The aggregate OCS revenue reported in this study includes the OCS revenue reported in the State of the Vending Industry Report, which is published in August. The OCS revenue reported in the vending report includes OCS sold to accounts that are primarily vending accounts. The vending report does not include OCS business handled by dedicated OCS organizations within vending companies, or in partnership with a vending company.
New tools net higher prices
OCS operators have found higher quality products an important tool in their efforts to remain profitable in a business environment with limited growth opportunities. While the nation's productivity has improved in the last two years, this growth has occurred without more densely populated work sites.
For the second straight year, the majority of OCS accounts had fewer than 30 people, as indicated in chart 4. Account populations have paradoxically declined as work site productivity has increased, according to labor productivity reports.
Private label declines
The growth in single-cup brewers has contributed to a decline in private label coffee at the expense of national brand coffee in recent years. Private label as a percent of sales has been on an almost steady decline for the past five years, as indicated in chart 6.
The single-cup systems that have posted the fastest growth in recent years have been portion control, brew-bypack systems that do not use private label coffee.
Some of the gain in national brands has also come from specialty retail brand fractional packs. Most of the nation's large specialty coffee retailers have introduced fractional OCS packs, which represent OCS operators' most expensive fractional pack offerings.
Many OCS operators noted that the specialty retail offerings have performed exceptionally well in the last two years as the retail coffee chains continued to open more stores. The Specialty Coffee Association of America reported that specialty outlets grew another 15 percentage points in 2005 to 21,400 outlets nationwide.
The growth of large specialty coffee retailers has reminded the OCS industry of the importance of brands.
Brands find new life in OCS
Branded fraction packs played a key role in the industry's early development. However, as OCS operators grew in those early years, they expanded into private label coffee. Private label coffee is not only more profitable; it allows an OCS operator to provide a proprietary product, thereby strengthening his customer relationship.
The emergence of specialty coffee brands in recent years has altered this marketing model for many operators. Specialty brands command a higher selling price than private label coffee, and a perception of even higher quality. Where the OCS operator historically downsold customers from a national brand to private label, he or she can now upsell from private label to a specialty brand.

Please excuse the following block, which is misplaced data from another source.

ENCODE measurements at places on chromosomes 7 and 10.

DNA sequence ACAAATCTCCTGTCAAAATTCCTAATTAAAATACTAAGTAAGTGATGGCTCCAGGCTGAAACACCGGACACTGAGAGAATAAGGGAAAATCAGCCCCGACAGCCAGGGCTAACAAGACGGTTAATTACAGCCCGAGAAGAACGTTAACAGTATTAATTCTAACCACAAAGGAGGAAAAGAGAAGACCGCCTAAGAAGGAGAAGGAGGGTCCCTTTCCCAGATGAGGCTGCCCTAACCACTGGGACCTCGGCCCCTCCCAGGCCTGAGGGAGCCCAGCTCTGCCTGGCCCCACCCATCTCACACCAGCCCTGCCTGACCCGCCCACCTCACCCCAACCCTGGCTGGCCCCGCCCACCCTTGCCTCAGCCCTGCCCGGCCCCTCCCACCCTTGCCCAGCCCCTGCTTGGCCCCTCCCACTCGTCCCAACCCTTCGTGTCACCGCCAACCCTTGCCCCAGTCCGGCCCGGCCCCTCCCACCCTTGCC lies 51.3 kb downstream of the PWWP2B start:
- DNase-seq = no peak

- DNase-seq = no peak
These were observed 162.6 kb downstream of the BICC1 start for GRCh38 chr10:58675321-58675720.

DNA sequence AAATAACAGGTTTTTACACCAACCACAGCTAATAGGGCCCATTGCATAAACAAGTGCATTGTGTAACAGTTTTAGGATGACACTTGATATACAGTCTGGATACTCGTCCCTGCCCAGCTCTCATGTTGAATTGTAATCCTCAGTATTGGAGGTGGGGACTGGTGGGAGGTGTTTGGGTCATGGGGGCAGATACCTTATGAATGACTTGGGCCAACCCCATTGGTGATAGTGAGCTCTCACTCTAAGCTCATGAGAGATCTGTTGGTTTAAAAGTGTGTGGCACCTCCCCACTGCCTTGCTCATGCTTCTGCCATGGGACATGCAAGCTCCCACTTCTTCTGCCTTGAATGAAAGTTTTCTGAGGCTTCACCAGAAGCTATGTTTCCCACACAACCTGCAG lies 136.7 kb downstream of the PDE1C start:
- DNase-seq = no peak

The specialty brand does not provide as high a profit margin as private label to the operator on a percentage basis, but if the selling price is high enough, it can mean a higher net margin.
For the first time, the survey attempted to determine operator perceptions about branded brewers, as indicated in chart 7. The majority, 64 percent, do not have brewers that promote a specific brand. However, 57 percent said they believe branded equipment improves sales.
This finding contrasts to sentiments expressed in previous surveys. Traditionally, OCS operators have not believed that branded equipment improved sales, as confirmed by the existing paucity of branded machines.
Operators could be changing their view about the benefit of branded equipment due to the rising visibility of specialty retail coffee and the increase in single-cup machines that promote some of these brands.
(One caveat: the survey did not specifically ask about retail brands. If the respondent assumed the question referred to an OCS industry specific brand, no conclusions can be made about retail brands.)
Specialty coffee has presented a double-edged sword for the OCS industry. While the popularity of specialty coffee has revived consumer interest in coffee, the growth has been monopolized by retailers who increasingly target the away-from-home audience.
The New York City-based National Coffee Association (NCA) has reported for the past two years that more at-work coffee is being brought in from out of the workplace. This indicates that coffee retailers are winning business from both OCS and vending operators.